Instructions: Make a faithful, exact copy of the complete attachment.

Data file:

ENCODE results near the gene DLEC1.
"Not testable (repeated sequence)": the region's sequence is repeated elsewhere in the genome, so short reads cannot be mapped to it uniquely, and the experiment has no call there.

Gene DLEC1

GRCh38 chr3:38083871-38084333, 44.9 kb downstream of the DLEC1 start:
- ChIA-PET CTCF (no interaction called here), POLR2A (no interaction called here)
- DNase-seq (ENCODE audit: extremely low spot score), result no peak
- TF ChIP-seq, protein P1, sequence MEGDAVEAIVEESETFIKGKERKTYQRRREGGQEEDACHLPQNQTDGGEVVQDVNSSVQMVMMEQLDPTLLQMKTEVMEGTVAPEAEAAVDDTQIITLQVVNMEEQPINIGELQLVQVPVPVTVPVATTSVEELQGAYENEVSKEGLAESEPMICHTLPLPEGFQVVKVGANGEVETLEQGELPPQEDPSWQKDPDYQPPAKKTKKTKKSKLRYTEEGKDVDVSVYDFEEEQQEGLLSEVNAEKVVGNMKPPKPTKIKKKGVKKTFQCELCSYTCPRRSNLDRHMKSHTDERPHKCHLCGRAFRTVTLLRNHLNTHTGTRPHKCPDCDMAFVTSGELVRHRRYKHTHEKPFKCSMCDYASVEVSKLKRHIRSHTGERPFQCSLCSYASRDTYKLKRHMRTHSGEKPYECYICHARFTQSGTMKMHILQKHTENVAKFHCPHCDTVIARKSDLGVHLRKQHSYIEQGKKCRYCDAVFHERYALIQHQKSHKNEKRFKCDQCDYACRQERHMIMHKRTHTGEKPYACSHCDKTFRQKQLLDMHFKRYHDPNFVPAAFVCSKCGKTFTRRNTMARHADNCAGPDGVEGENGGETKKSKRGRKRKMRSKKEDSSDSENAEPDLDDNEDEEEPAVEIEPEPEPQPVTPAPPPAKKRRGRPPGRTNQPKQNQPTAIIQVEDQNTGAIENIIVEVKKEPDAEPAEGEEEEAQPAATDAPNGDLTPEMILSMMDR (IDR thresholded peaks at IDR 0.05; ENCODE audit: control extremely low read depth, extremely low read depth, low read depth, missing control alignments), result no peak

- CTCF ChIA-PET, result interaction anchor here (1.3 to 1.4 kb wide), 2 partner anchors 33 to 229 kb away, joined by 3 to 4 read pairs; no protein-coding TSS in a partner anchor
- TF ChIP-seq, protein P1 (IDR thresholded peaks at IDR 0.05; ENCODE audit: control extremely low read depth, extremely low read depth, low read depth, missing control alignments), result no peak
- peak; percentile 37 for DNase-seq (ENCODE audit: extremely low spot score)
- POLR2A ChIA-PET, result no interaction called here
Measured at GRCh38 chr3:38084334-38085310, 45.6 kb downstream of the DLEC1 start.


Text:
ENCODE results near the gene DLEC1.
"Not testable (repeated sequence)": the region's sequence is repeated elsewhere in the genome, so short reads cannot be mapped to it uniquely, and the experiment has no call there.

Gene DLEC1

GRCh38 chr3:38083871-38084333, 44.9 kb downstream of the DLEC1 start:
- ChIA-PET CTCF (no interaction called here), POLR2A (no interaction called here)
- DNase-seq (ENCODE audit: extremely low spot score), result no peak
- TF ChIP-seq, protein P1, sequence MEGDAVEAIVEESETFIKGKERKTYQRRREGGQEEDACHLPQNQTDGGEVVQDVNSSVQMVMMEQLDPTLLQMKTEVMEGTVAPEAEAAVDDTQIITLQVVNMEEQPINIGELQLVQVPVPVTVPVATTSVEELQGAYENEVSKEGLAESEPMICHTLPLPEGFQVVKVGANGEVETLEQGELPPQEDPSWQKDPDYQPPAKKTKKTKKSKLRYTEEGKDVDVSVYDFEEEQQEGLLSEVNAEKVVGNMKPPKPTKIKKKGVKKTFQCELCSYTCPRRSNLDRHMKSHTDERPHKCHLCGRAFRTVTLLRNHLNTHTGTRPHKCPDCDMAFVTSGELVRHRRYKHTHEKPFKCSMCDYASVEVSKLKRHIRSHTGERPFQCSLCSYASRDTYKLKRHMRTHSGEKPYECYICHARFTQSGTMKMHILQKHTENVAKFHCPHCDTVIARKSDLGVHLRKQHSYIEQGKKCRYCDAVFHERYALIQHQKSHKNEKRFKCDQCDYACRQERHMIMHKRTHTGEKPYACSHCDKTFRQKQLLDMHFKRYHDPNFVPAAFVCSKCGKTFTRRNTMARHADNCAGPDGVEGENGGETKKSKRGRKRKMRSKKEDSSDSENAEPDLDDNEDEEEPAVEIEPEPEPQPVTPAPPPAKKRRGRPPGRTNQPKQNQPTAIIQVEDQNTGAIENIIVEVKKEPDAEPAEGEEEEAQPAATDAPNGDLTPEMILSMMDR (IDR thresholded peaks at IDR 0.05; ENCODE audit: control extremely low read depth, extremely low read depth, low read depth, missing control alignments), result no peak

- CTCF ChIA-PET, result interaction anchor here (1.3 to 1.4 kb wide), 2 partner anchors 33 to 229 kb away, joined by 3 to 4 read pairs; no protein-coding TSS in a partner anchor
- TF ChIP-seq, protein P1 (IDR thresholded peaks at IDR 0.05; ENCODE audit: control extremely low read depth, extremely low read depth, low read depth, missing control alignments), result no peak
- peak; percentile 37 for DNase-seq (ENCODE audit: extremely low spot score)
- POLR2A ChIA-PET, result no interaction called here
Measured at GRCh38 chr3:38084334-38085310, 45.6 kb downstream of the DLEC1 start.